Human heartbeats could soon power pacemakers, eliminating costly replacements


According to a new study, 'piezoelectricity' — specifically electricity generated through pressure — could be the next stage in pacemaker technology, eliminating the need for surgeries to replace pacemakers as their batteries run down.

Presented at the American Heart Association's Scientific Sessions 2012, the research shows that energy-harvesting devices that generate electricity from motion could gather enough electricity from the motion of a beating heart to provide enough power to run a pacemaker or defibrillator that keeps the heart beating properly. According to the lead researcher, M. Amin Karami, Ph.D., from the University of Michigan, current pacemakers need to be replaced every five to seven years.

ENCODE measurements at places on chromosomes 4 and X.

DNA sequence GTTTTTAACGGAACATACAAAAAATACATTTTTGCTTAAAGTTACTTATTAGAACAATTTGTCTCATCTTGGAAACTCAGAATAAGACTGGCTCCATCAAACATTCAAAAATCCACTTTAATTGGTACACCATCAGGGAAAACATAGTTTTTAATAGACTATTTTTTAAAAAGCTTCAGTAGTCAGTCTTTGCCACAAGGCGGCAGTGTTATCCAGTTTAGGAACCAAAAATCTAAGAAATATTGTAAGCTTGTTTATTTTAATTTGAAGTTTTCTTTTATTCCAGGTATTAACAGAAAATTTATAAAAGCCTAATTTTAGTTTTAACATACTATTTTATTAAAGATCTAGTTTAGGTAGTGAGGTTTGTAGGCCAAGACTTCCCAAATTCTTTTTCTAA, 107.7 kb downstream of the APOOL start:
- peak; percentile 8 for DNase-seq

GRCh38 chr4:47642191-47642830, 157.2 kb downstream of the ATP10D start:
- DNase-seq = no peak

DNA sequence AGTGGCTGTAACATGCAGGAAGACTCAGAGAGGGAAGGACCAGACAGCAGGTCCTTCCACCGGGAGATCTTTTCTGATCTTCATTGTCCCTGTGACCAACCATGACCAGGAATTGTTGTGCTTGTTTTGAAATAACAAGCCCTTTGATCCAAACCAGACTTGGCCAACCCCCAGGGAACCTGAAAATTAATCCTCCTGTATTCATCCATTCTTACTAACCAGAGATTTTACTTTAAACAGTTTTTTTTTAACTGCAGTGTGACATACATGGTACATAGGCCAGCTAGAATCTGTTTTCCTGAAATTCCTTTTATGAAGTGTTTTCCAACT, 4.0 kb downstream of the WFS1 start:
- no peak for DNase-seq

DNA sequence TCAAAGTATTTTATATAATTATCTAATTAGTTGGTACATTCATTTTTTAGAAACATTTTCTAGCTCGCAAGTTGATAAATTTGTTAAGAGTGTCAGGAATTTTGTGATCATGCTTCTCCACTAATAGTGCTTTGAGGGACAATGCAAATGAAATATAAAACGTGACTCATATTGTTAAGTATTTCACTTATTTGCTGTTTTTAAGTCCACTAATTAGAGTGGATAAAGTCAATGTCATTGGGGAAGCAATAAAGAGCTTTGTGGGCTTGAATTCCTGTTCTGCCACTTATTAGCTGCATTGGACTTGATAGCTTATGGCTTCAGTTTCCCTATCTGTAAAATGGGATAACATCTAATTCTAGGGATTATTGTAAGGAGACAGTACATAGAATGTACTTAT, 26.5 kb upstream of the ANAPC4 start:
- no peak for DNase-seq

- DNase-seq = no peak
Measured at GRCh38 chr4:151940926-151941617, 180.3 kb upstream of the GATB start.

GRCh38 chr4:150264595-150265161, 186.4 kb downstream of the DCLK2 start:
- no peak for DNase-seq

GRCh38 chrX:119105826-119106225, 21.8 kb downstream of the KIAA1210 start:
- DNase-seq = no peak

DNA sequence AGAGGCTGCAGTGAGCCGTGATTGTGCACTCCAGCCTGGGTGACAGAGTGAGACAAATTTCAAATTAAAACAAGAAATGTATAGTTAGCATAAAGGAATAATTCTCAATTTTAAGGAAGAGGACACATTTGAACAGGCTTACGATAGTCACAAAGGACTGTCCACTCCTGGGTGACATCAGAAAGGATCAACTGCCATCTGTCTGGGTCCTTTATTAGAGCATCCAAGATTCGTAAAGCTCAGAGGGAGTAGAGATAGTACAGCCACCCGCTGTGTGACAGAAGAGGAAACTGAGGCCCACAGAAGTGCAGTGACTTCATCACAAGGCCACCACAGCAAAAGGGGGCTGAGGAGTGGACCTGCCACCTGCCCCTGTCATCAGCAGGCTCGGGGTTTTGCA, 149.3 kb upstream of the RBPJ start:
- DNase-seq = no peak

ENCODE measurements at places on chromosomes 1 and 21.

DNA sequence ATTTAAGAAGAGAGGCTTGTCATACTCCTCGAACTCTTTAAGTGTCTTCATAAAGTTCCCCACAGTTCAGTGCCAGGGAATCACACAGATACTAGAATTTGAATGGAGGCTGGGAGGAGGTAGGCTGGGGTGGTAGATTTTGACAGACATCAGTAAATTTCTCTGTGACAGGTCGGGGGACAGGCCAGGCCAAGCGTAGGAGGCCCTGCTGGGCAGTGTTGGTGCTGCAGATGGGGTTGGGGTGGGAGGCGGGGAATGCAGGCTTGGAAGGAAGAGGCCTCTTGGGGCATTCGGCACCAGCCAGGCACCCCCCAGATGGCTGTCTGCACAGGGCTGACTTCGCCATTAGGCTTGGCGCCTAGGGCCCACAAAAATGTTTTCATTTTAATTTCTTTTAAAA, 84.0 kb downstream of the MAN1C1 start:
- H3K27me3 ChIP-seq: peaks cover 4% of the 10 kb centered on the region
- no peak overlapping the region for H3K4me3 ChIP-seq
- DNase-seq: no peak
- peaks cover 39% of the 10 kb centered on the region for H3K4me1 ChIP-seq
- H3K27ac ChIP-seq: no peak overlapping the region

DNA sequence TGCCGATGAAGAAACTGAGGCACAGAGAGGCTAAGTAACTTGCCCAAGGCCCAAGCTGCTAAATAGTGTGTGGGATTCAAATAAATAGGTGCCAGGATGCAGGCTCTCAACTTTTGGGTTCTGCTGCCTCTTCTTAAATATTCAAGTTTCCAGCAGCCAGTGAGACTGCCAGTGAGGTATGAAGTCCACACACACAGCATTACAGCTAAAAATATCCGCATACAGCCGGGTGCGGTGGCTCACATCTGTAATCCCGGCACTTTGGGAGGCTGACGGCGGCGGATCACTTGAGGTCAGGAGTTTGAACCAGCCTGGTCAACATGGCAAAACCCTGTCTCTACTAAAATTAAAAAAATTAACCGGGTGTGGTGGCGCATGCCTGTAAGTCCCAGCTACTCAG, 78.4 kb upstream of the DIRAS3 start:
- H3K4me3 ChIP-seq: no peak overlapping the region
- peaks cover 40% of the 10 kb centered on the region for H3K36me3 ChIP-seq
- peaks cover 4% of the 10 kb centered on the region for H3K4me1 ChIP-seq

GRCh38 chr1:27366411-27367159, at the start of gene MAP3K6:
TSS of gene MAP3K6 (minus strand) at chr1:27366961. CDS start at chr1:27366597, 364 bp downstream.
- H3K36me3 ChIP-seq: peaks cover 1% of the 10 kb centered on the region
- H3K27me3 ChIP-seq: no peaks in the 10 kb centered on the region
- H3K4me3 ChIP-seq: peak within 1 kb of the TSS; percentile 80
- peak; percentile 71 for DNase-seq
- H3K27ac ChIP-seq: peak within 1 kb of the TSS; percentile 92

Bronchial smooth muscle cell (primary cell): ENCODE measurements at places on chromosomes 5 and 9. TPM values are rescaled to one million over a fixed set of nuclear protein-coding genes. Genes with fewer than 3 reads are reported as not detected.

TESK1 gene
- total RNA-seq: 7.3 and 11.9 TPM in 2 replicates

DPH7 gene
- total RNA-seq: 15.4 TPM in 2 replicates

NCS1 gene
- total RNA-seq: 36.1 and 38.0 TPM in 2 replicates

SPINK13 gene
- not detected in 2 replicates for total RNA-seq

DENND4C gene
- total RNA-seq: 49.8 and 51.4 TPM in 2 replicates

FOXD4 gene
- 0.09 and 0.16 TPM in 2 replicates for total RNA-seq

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"Many of the patients are children who live with pacemakers for many years," he said, according to Science Daily. "You can imagine how many operations they are spared if this new technology is implemented."

Karami and his team, consisting of Dr David J. Bradley, and Daniel J. Inman, Ph.D., first measured the vibrations produced by the human heart, and then reproduced them in the lab by hooking up a 'shaker' to a 'non-linear, bi-stable energy-harvesting device' of their design. Testing 100 simulated heartbeats at different heart-rates, they found that the vibrations generated over 10 times the energy required by modern pacemakers. The team investigated various types of energy harvesters, but found that the non-linear, bi-stable hybrid device worked over the widest range of heart rates, without the interruptions that linear harvesters suffer during changes in heart-rate, while still providing the required energy.

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The researchers' next step will be to test an implanted energy harvester, and they hope to integrate their device into current pacemaker technology in the near future.